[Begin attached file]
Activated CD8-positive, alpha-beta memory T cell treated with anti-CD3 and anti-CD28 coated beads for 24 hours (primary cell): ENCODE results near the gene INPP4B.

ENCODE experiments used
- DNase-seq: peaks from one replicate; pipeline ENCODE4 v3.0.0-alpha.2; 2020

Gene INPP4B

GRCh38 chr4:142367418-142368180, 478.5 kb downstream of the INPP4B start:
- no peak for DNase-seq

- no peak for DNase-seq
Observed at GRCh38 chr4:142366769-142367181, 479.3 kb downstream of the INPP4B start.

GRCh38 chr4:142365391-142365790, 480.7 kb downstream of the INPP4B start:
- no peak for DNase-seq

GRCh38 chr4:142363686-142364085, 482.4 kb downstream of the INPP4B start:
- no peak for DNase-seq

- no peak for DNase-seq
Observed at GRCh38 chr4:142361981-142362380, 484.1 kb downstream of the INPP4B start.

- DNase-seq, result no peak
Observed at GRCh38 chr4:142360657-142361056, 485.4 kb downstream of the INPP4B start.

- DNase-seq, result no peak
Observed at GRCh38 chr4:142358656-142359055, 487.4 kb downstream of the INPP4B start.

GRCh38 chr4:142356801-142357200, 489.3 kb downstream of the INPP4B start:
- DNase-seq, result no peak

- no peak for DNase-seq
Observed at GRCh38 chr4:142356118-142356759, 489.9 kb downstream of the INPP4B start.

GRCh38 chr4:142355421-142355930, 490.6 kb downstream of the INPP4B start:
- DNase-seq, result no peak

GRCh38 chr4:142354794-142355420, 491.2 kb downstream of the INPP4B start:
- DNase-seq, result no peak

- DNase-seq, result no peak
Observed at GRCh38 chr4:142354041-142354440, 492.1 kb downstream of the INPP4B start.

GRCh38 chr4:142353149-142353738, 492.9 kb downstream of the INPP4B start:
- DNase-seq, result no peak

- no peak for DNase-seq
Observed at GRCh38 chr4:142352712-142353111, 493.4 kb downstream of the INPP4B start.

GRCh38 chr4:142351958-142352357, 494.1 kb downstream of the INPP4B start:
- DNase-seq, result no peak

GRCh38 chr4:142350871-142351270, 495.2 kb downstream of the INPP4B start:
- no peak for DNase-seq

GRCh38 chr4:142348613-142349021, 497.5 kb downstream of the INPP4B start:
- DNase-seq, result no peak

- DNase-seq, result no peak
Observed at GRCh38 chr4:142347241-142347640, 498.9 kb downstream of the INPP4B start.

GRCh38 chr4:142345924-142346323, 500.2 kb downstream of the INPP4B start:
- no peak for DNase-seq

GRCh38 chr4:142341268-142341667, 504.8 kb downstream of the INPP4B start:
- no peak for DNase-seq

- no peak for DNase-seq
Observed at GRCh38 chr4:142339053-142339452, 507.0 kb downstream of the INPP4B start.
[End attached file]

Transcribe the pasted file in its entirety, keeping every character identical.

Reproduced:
Activated CD8-positive, alpha-beta memory T cell treated with anti-CD3 and anti-CD28 coated beads for 24 hours (primary cell): ENCODE results near the gene INPP4B.

ENCODE experiments used
- DNase-seq: peaks from one replicate; pipeline ENCODE4 v3.0.0-alpha.2; 2020

Gene INPP4B

GRCh38 chr4:142367418-142368180, 478.5 kb downstream of the INPP4B start:
- no peak for DNase-seq

- no peak for DNase-seq
Observed at GRCh38 chr4:142366769-142367181, 479.3 kb downstream of the INPP4B start.

GRCh38 chr4:142365391-142365790, 480.7 kb downstream of the INPP4B start:
- no peak for DNase-seq

GRCh38 chr4:142363686-142364085, 482.4 kb downstream of the INPP4B start:
- no peak for DNase-seq

- no peak for DNase-seq
Observed at GRCh38 chr4:142361981-142362380, 484.1 kb downstream of the INPP4B start.

- DNase-seq, result no peak
Observed at GRCh38 chr4:142360657-142361056, 485.4 kb downstream of the INPP4B start.

- DNase-seq, result no peak
Observed at GRCh38 chr4:142358656-142359055, 487.4 kb downstream of the INPP4B start.

GRCh38 chr4:142356801-142357200, 489.3 kb downstream of the INPP4B start:
- DNase-seq, result no peak

- no peak for DNase-seq
Observed at GRCh38 chr4:142356118-142356759, 489.9 kb downstream of the INPP4B start.

GRCh38 chr4:142355421-142355930, 490.6 kb downstream of the INPP4B start:
- DNase-seq, result no peak

GRCh38 chr4:142354794-142355420, 491.2 kb downstream of the INPP4B start:
- DNase-seq, result no peak

- DNase-seq, result no peak
Observed at GRCh38 chr4:142354041-142354440, 492.1 kb downstream of the INPP4B start.

GRCh38 chr4:142353149-142353738, 492.9 kb downstream of the INPP4B start:
- DNase-seq, result no peak

- no peak for DNase-seq
Observed at GRCh38 chr4:142352712-142353111, 493.4 kb downstream of the INPP4B start.

GRCh38 chr4:142351958-142352357, 494.1 kb downstream of the INPP4B start:
- DNase-seq, result no peak

GRCh38 chr4:142350871-142351270, 495.2 kb downstream of the INPP4B start:
- no peak for DNase-seq

GRCh38 chr4:142348613-142349021, 497.5 kb downstream of the INPP4B start:
- DNase-seq, result no peak

- DNase-seq, result no peak
Observed at GRCh38 chr4:142347241-142347640, 498.9 kb downstream of the INPP4B start.

GRCh38 chr4:142345924-142346323, 500.2 kb downstream of the INPP4B start:
- no peak for DNase-seq

GRCh38 chr4:142341268-142341667, 504.8 kb downstream of the INPP4B start:
- no peak for DNase-seq

- no peak for DNase-seq
Observed at GRCh38 chr4:142339053-142339452, 507.0 kb downstream of the INPP4B start.